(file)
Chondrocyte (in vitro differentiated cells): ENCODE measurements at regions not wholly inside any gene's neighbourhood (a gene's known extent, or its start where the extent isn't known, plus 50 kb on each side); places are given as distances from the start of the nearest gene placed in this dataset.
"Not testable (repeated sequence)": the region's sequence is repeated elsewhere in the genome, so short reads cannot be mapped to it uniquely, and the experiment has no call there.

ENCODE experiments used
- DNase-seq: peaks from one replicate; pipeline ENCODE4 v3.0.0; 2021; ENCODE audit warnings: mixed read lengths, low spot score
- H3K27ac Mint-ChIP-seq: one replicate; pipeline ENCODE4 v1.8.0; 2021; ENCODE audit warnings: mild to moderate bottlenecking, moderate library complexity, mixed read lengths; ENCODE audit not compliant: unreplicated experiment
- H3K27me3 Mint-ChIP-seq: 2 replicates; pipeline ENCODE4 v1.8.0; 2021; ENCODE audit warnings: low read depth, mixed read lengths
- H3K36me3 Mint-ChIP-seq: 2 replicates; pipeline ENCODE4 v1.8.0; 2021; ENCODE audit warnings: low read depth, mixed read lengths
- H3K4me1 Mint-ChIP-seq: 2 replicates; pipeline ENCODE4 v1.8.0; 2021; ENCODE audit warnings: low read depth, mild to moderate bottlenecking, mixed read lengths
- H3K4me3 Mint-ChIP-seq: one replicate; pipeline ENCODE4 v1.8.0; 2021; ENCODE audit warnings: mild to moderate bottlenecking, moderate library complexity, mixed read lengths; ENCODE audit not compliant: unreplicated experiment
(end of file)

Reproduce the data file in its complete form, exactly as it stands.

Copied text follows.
Chondrocyte (in vitro differentiated cells): ENCODE measurements at regions not wholly inside any gene's neighbourhood (a gene's known extent, or its start where the extent isn't known, plus 50 kb on each side); places are given as distances from the start of the nearest gene placed in this dataset.
"Not testable (repeated sequence)": the region's sequence is repeated elsewhere in the genome, so short reads cannot be mapped to it uniquely, and the experiment has no call there.

ENCODE experiments used
- DNase-seq: peaks from one replicate; pipeline ENCODE4 v3.0.0; 2021; ENCODE audit warnings: mixed read lengths, low spot score
- H3K27ac Mint-ChIP-seq: one replicate; pipeline ENCODE4 v1.8.0; 2021; ENCODE audit warnings: mild to moderate bottlenecking, moderate library complexity, mixed read lengths; ENCODE audit not compliant: unreplicated experiment
- H3K27me3 Mint-ChIP-seq: 2 replicates; pipeline ENCODE4 v1.8.0; 2021; ENCODE audit warnings: low read depth, mixed read lengths
- H3K36me3 Mint-ChIP-seq: 2 replicates; pipeline ENCODE4 v1.8.0; 2021; ENCODE audit warnings: low read depth, mixed read lengths
- H3K4me1 Mint-ChIP-seq: 2 replicates; pipeline ENCODE4 v1.8.0; 2021; ENCODE audit warnings: low read depth, mild to moderate bottlenecking, mixed read lengths
- H3K4me3 Mint-ChIP-seq: one replicate; pipeline ENCODE4 v1.8.0; 2021; ENCODE audit warnings: mild to moderate bottlenecking, moderate library complexity, mixed read lengths; ENCODE audit not compliant: unreplicated experiment